The first year I had to file taxes as a business owner, I was scared, overwhelmed, and a bit under-prepared. The good news is that if you have kept up on your bookkeeping all year, and if you are a sole proprietor or are a single-owner LLC, doing your business taxes is EASY. Schedule C is included with your 1040 form, and is straightforward and easy to fill out.
I’m going to show you exactly what is included in the Schedule C, and where to find the info. This applies whether you are manually filling out the forms OR if you are using tax-filing software like TurboTax. Of course, if you have specific concerns or don’t feel comfortable preparing your taxes, hire an accountant. Similarly, if you don’t have clean books for the year, hire a bookkeeper to help you with clean-up STAT!
Who Should Fill out the Schedule C
Schedule C is intended for single-owner LLCs and sole-proprietors. It’s intended for businesses with at least $5,000 in expenses. If you have micro-business with very low costs, then you may be able to file a Schedule C-EZ instead.
Before You Start
Before you even get started, make sure to have all your end-of-year reports and financial information available. You will need:
- 1040 and Schedule C tax forms. Even if you are going to use software like TurboTax I’d recommend using these forms for reference.
- Schedule C instructions from the IRS. The tutorial I provide here will work for most businesses. However, there are special circumstances that I will not cover here. I highly encourage you to also review the IRS instructions to make sure you aren’t missing anything.
- Your year-end income statement
- Your year-end balance sheet
- Statement showing all assets purchased during the year
- Statement showing all inventory
Name of Proprietor
This is your name.
Social Security Number
This is your personal social security number, not your EIN.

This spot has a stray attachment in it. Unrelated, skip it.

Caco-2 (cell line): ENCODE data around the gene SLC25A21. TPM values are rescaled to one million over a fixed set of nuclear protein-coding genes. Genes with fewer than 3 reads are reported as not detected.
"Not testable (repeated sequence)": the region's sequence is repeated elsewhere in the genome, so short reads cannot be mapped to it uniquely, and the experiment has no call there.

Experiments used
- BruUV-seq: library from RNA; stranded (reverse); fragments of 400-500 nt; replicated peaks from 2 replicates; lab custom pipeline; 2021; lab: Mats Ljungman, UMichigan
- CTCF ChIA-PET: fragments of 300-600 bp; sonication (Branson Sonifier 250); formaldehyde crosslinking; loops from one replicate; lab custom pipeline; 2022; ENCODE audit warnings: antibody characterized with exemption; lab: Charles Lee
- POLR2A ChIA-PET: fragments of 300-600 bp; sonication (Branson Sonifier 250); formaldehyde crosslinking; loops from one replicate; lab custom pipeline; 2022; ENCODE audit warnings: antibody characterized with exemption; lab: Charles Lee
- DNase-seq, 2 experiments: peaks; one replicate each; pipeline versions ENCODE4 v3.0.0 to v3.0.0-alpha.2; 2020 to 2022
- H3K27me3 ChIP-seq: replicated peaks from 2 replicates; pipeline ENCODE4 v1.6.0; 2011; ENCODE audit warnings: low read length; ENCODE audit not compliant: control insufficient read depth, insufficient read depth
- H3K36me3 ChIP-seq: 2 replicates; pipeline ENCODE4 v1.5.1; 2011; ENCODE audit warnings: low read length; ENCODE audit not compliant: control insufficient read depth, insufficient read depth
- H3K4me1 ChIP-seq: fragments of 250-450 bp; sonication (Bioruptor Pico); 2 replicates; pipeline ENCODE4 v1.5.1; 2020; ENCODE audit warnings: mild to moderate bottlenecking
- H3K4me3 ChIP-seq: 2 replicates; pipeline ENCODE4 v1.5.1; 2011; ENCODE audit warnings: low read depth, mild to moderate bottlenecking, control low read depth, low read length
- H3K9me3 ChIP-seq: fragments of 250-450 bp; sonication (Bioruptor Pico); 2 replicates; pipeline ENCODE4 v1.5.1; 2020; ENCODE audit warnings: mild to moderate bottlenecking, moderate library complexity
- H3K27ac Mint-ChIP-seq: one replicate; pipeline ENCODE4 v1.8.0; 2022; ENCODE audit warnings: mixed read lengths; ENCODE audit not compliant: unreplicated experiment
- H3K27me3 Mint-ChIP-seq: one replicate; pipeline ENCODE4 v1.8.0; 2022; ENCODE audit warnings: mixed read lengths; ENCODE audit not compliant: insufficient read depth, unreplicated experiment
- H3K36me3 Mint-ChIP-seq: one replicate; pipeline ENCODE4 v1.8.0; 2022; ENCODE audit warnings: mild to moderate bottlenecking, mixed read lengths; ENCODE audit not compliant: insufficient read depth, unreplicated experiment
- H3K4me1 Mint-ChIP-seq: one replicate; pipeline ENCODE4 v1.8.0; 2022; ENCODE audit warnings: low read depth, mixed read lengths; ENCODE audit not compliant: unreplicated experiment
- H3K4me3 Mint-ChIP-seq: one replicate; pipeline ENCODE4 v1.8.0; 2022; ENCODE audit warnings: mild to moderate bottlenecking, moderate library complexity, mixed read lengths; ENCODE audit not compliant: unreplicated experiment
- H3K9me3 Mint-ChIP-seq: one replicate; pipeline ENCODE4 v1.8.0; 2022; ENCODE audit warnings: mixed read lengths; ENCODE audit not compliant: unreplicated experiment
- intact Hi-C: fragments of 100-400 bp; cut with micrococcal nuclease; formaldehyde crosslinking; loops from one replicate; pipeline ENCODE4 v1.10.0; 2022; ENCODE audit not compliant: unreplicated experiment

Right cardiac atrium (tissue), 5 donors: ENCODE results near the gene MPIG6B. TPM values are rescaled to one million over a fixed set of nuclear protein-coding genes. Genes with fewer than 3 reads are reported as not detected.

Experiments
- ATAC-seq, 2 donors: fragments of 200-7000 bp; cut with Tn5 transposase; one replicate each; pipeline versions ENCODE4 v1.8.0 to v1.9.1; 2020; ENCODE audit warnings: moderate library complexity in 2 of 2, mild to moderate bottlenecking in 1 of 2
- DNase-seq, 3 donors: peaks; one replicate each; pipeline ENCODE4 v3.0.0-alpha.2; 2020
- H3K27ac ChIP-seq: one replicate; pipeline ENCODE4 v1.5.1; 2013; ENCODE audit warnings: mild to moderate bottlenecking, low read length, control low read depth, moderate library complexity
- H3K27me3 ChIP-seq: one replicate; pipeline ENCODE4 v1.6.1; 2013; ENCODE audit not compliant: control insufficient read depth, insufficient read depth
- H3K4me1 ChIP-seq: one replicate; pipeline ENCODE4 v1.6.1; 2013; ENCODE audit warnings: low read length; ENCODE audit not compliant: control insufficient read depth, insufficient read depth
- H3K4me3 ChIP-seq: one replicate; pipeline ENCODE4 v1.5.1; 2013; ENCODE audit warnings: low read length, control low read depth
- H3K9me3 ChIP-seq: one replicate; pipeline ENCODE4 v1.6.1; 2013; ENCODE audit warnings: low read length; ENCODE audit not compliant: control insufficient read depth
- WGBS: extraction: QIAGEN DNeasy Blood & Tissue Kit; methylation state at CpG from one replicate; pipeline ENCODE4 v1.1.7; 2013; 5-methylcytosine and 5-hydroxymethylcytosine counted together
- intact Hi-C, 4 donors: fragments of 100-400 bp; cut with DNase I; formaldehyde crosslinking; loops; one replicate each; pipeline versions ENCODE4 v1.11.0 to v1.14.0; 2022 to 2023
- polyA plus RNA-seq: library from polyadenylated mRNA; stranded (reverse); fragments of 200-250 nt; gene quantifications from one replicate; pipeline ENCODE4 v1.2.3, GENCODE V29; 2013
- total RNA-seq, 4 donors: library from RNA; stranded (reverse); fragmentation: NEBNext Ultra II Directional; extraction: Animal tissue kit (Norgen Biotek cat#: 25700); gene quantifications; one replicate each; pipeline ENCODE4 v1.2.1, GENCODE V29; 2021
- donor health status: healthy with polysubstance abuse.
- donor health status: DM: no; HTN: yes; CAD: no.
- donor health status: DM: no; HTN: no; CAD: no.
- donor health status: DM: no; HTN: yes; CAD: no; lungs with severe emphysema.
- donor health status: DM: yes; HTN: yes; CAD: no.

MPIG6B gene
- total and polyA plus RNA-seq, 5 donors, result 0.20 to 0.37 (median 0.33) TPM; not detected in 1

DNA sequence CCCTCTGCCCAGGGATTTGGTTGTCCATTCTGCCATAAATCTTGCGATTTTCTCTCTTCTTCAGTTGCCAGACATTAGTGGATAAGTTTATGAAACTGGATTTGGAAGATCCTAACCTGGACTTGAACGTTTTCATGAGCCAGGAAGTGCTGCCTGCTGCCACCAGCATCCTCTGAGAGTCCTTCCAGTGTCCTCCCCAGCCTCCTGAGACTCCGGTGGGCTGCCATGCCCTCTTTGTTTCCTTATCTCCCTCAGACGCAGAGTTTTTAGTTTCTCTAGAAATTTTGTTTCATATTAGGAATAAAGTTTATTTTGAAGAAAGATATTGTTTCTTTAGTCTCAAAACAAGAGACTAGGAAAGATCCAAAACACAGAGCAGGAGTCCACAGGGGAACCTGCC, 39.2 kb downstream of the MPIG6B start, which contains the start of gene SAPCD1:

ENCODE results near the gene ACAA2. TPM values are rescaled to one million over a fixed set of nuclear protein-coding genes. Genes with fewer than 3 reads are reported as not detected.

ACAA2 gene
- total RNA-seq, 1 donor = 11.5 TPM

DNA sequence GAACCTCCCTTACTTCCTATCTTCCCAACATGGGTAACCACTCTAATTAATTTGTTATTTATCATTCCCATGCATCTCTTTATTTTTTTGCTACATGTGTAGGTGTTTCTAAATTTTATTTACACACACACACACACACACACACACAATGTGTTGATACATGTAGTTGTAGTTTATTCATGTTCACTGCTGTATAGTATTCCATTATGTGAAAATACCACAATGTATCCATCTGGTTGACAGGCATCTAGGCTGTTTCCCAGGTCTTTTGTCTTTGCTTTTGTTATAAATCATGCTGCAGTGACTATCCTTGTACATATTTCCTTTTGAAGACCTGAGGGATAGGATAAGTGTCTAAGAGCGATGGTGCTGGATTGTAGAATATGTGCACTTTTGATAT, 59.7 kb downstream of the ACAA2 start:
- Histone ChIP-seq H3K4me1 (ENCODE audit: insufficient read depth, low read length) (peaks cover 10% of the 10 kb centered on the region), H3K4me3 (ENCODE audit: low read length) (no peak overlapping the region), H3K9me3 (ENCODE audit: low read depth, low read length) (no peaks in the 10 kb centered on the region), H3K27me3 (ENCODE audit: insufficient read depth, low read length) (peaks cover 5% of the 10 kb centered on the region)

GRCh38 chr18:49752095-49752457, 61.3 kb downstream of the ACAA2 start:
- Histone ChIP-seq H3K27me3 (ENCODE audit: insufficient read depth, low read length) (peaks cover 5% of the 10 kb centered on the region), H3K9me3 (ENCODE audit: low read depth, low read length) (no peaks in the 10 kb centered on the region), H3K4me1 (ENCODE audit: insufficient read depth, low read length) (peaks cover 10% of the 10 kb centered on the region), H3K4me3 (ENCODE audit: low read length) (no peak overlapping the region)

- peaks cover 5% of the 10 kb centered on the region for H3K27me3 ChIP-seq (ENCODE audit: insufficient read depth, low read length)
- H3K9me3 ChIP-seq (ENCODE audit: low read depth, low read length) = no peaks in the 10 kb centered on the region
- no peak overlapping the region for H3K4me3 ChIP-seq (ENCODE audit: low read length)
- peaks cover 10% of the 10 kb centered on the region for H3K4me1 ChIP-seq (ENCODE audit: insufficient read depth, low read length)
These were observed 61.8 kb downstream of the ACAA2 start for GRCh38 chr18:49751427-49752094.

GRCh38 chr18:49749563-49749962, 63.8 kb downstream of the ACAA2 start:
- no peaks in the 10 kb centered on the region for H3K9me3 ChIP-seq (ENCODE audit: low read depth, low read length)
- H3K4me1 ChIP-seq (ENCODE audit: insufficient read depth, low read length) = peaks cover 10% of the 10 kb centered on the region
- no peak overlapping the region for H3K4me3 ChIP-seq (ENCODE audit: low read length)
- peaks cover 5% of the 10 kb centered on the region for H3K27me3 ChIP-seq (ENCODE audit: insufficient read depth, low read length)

Give a brief description of your business. If you are a freelancer, describe the services you provide.
This is a pre-defined IRS code to identify the type of business you have. You can find this code in the Schedule C instructions.
Provide your business name if you have one. This may be the legal name of your LLC, or if you are a freelancer without a “business name,” you can leave this line blank.
In this field, you must use your EIN (employer identification number) in this field rather than your SSN. If you don’t have an EIN, leave it blank.
Business address. This should be the address that you have registered with your state for your business. It must be a street address and not a P.O. Box. If you are a freelancer or small business owner that works out of your house, this may be your home address.
This is the accounting method you used for your bookkeeping during the year. Most small businesses use the cash method. If you’re not sure, check with your bookkeeper. If you are changing your accounting method from the previous year, you must also file Form 3115.
For the vast majority of small businesses, the answer to this question is yes. If you were involved in the day to day management and operations of the business, you had “material participation.”
If you started a new business during the year, check this box. Also, if you are re-starting a business, and did not file a Schedule C for the prior year, also check this box. Otherwise, leave blank.
It’s very possible that you are responsible for filing 1099 Forms. If you had any employees or hired freelancers or contractors during the year, you probably need to file 1099 forms as well.
Part I: Income
Line 1: Gross receipts and sales
This should be the total of your revenue accounts for the year. It may consist of product sales, service revenues, or freelancer earnings. Add all revenue accounts from your year-end income statement to determine this total.
While this won’t apply to most of you, but some folks (life insurance agents, travelling salespeople, etc) may have received a W-2 with a “Statutory employee” check in box 13. If so, include this income in Line 1 AND check the box on Line 1.
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Line 2: Returns and Allowances
This line should include any returns you received on physical goods you sold (or refunds on services you provided), and any discounts your provided on the sales price of your good or service. Find these figures from the revenue section of your income statement.